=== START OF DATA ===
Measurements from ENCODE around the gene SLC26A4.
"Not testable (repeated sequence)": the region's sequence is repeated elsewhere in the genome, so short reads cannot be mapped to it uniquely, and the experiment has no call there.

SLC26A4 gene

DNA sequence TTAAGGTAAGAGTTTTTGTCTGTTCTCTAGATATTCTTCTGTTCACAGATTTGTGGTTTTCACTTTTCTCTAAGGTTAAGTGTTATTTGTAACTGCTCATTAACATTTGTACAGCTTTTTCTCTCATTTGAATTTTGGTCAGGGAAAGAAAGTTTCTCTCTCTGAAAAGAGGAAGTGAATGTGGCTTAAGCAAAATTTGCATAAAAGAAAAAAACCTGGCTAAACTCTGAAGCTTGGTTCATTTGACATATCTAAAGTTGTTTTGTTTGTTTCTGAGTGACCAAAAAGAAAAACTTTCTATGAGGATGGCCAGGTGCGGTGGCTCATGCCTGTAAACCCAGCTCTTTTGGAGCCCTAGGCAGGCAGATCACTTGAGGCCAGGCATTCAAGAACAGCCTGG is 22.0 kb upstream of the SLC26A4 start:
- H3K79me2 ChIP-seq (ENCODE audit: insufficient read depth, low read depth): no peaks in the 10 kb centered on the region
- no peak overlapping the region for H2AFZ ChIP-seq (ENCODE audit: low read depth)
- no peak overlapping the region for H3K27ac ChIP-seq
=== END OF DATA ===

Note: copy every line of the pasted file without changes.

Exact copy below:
Measurements from ENCODE around the gene SLC26A4.
"Not testable (repeated sequence)": the region's sequence is repeated elsewhere in the genome, so short reads cannot be mapped to it uniquely, and the experiment has no call there.

SLC26A4 gene

DNA sequence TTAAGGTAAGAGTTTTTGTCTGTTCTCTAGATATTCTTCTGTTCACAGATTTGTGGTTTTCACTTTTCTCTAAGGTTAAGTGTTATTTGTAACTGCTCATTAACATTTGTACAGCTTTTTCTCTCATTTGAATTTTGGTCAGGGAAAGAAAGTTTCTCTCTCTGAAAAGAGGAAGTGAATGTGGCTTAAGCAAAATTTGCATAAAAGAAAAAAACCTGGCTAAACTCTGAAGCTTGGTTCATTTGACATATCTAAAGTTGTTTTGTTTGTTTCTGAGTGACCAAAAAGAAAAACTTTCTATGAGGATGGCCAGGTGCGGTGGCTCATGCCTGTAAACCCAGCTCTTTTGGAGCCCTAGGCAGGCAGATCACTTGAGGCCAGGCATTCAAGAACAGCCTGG is 22.0 kb upstream of the SLC26A4 start:
- H3K79me2 ChIP-seq (ENCODE audit: insufficient read depth, low read depth): no peaks in the 10 kb centered on the region
- no peak overlapping the region for H2AFZ ChIP-seq (ENCODE audit: low read depth)
- no peak overlapping the region for H3K27ac ChIP-seq